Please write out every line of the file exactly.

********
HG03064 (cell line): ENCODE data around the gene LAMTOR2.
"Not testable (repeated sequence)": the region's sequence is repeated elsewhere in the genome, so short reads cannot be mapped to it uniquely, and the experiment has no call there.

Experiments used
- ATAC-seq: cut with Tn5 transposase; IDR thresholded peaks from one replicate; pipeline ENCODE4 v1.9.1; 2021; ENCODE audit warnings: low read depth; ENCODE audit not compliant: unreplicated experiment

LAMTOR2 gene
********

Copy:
HG03064 (cell line): ENCODE data around the gene LAMTOR2.
"Not testable (repeated sequence)": the region's sequence is repeated elsewhere in the genome, so short reads cannot be mapped to it uniquely, and the experiment has no call there.

Experiments used
- ATAC-seq: cut with Tn5 transposase; IDR thresholded peaks from one replicate; pipeline ENCODE4 v1.9.1; 2021; ENCODE audit warnings: low read depth; ENCODE audit not compliant: unreplicated experiment

LAMTOR2 gene